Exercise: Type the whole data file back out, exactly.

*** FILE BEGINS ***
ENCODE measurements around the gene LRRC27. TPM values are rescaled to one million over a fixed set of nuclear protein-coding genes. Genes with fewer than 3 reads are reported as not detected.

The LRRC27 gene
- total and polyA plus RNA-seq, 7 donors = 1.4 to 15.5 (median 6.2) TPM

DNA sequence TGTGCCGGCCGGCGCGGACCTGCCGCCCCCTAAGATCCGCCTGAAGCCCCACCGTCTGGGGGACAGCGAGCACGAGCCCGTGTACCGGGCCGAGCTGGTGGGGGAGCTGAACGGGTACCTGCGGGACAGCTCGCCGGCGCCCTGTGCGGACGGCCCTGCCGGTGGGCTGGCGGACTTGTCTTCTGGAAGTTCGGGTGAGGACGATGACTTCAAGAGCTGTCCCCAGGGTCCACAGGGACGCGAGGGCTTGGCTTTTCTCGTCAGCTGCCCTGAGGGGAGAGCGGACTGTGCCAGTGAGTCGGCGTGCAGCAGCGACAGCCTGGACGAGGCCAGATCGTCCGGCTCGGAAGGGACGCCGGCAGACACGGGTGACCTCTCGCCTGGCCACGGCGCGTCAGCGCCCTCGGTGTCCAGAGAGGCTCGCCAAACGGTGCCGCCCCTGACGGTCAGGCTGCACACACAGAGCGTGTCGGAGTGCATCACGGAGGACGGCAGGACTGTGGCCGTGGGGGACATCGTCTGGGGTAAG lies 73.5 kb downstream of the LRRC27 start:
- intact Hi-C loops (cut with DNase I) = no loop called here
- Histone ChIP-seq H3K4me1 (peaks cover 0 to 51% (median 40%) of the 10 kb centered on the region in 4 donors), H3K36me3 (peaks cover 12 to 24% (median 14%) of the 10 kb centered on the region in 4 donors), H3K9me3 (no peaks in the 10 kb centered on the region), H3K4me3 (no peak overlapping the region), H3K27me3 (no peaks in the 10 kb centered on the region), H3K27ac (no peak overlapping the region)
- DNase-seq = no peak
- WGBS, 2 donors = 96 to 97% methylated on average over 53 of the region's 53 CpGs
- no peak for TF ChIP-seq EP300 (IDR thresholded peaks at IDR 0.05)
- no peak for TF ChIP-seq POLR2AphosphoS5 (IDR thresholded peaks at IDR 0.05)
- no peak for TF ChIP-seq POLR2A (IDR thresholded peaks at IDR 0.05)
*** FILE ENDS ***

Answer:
ENCODE measurements around the gene LRRC27. TPM values are rescaled to one million over a fixed set of nuclear protein-coding genes. Genes with fewer than 3 reads are reported as not detected.

The LRRC27 gene
- total and polyA plus RNA-seq, 7 donors = 1.4 to 15.5 (median 6.2) TPM

DNA sequence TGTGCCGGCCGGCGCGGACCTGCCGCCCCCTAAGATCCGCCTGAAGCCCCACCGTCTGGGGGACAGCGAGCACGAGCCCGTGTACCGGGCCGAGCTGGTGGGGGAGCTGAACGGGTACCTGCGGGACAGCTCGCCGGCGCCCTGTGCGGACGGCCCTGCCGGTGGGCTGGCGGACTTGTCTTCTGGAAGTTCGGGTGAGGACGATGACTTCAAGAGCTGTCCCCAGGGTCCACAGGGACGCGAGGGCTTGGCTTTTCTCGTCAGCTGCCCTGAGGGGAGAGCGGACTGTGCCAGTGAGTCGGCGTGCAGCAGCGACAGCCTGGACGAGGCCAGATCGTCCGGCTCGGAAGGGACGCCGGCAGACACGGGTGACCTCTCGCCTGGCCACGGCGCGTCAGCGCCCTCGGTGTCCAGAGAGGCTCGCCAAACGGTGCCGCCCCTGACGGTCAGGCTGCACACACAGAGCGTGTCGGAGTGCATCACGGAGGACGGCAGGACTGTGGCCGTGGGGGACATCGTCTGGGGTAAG lies 73.5 kb downstream of the LRRC27 start:
- intact Hi-C loops (cut with DNase I) = no loop called here
- Histone ChIP-seq H3K4me1 (peaks cover 0 to 51% (median 40%) of the 10 kb centered on the region in 4 donors), H3K36me3 (peaks cover 12 to 24% (median 14%) of the 10 kb centered on the region in 4 donors), H3K9me3 (no peaks in the 10 kb centered on the region), H3K4me3 (no peak overlapping the region), H3K27me3 (no peaks in the 10 kb centered on the region), H3K27ac (no peak overlapping the region)
- DNase-seq = no peak
- WGBS, 2 donors = 96 to 97% methylated on average over 53 of the region's 53 CpGs
- no peak for TF ChIP-seq EP300 (IDR thresholded peaks at IDR 0.05)
- no peak for TF ChIP-seq POLR2AphosphoS5 (IDR thresholded peaks at IDR 0.05)
- no peak for TF ChIP-seq POLR2A (IDR thresholded peaks at IDR 0.05)